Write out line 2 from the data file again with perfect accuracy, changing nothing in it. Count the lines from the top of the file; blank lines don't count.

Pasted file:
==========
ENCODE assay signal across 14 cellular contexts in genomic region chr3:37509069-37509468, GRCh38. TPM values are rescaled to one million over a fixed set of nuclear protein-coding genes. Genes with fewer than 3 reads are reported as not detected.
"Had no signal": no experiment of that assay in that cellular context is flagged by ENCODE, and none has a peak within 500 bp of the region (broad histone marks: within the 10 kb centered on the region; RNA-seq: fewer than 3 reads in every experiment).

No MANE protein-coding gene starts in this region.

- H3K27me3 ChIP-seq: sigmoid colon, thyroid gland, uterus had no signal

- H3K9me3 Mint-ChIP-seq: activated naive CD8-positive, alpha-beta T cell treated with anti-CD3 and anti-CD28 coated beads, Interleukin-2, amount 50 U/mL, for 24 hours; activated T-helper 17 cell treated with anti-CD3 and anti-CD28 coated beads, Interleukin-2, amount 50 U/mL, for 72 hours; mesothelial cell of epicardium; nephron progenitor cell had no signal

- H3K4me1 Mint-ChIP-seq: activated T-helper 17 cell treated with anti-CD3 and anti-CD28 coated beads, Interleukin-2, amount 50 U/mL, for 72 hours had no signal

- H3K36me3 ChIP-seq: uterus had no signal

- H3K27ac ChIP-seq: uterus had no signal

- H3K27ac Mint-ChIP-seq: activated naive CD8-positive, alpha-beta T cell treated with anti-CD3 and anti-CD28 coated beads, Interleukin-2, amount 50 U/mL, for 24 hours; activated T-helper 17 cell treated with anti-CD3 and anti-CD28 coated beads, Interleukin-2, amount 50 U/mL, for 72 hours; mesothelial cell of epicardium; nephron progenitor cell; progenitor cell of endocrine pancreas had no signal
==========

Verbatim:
"Had no signal": no experiment of that assay in that cellular context is flagged by ENCODE, and none has a peak within 500 bp of the region (broad histone marks: within the 10 kb centered on the region; RNA-seq: fewer than 3 reads in every experiment).